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I am looking to carve the book side texture shown on this wooden carving of a small book:

book side texture screenshot

but on the sides of pinewood box measuring 14 x 9cm x 4cm. This is the area I wish to carve on:

surface to carve texture on

However, I'm not a woodcarver and am unsure what will be needed. I think I need a 1/4 V tool to achieve the effect but am very unsure. Don't want to end up purchasing expensive tools i might not need. Also, the wood on the outside isn't very thick so I don't want to end up accidentally creating a hole and damage the surface I'm working on. Would appreciate and be very grateful if anyone could offer me a quick tutorial.

2 Answers 2

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Depending on the size of your book and the size of the groves you want to add there are different tools you can use:

Wire brush

You can make the natural grain of the wood more defined by running a wire brush along the surface several times. Always drag the brush from one corner to the other one to avoid unevenes in the structure. Wire brushes come in different hardneses and the harder your brush is, the more defined the structure becomes. I only ever used a hand wire brush for this technique and I suspect a rotary tool doesn't work well.

Test on a waste piece how the wood reacts to this treatment. In general this creates a very fine texture like natural wood grain. If there are areas of softer and harder wood, the texture will be uneven.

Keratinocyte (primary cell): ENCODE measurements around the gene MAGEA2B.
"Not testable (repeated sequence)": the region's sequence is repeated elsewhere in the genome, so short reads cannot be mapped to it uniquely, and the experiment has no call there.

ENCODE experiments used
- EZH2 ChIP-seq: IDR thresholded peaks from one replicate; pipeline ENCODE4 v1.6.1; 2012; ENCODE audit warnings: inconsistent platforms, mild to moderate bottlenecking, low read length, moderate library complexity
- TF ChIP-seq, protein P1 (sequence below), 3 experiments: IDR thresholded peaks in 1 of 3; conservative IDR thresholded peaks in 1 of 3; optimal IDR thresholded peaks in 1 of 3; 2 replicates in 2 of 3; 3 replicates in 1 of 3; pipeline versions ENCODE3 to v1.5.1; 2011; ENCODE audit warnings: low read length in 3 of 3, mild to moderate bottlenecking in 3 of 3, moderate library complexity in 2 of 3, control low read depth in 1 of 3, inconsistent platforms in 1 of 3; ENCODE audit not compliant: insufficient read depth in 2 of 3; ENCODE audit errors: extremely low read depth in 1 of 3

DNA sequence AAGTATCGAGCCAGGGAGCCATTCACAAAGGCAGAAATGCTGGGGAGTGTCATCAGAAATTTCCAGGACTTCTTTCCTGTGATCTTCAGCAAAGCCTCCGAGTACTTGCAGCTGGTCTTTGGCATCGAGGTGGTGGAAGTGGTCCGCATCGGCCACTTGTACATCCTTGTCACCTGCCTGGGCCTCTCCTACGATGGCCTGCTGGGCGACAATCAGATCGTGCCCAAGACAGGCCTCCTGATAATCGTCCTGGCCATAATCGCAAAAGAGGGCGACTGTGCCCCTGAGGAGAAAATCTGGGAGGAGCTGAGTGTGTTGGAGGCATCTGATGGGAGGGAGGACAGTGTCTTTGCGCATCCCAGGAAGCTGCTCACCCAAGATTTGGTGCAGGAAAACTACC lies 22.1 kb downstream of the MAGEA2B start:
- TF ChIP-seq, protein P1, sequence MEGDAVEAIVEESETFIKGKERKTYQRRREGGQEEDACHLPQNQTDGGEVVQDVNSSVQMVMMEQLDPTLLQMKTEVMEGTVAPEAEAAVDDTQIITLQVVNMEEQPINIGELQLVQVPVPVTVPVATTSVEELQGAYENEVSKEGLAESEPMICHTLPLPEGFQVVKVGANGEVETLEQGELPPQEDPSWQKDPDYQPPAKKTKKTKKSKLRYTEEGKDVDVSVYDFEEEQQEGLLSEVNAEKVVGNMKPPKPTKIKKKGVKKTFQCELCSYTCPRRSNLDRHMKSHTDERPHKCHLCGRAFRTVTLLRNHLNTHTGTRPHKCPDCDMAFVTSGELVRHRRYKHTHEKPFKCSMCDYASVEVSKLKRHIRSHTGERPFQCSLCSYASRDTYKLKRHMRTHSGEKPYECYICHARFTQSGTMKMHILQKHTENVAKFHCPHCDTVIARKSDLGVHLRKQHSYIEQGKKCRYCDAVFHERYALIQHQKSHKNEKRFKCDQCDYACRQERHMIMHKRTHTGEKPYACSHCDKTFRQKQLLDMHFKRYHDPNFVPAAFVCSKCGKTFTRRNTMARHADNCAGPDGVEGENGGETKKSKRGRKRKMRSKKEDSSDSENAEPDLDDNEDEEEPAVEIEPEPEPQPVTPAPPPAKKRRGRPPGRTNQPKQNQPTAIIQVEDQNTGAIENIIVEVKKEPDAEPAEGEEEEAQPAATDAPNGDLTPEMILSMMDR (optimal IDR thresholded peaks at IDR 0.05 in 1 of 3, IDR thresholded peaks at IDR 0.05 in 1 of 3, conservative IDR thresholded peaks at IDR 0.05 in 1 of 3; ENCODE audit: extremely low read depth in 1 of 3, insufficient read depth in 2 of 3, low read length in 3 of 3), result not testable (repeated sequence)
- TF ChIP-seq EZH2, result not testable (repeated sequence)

Hacksaw

You could simply saw some very shallow lines into the wood with a hacksaw. I'm thinking about 1mm depth, so it's basically just "drawing a line" instead of actually sawing.

The disadvantage is that you might create a lot of splinters and it's hard to create an even line over the whole length of wood. Mos of the time the cut is deeper at the edges than in the middle of the wood.

X-acto knife / crafting scalpel

You can create fine lines by dragging the tip over the wood. In the first pass, slant the knife to one side and in the second pass slant it to the other side. The result is a narrow V-shaped groove. You can see a very short tutorial on YouTube.

The advantage of this method is that you can create thick and thin lines and either very exact and parallel lines or lightly uneven lines with the same tool, depending on how much you slant it and how straight you cut the lines.

Nail or other sharp object

You can drag the tip of a nail or similar sharp point over the wood. The advantage of this method is that you can use a ruler to make the lines straight. It also creates a rougher texture than the wire brush, which might suit a big object better.

Apart from a nail (that might need sharpening) you can probably also use the tip of a screw, the edge of a hacksaw blade or metal ruler or other hard edges you find in your workshop. Again, try it on a waste piece of wood to see how your individual tool works.

V-shaped file

You may already have one lying around, but it may not be long enough for your book. Just file some shallow grooves into the wood. Pretty self-explanatory.

Whatever you can find lying around

I'm sure there are countless other methods you could use. Look around at what objects you already have and experiment.

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    Similarly to a couple of these ideas, I'd try making a bed of nails using scrapwood, and dragging that across. Like a very coarse, sparse wire brush
    – Chris H
    Commented Nov 25, 2023 at 13:34
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I'd suggest an U-shaped carving tool. V-shaped is harder to work with.

Here is 2 mm U-shaped carving tool and grooves it makes. This one costed me ca. 10$. It is also useful thing in household.

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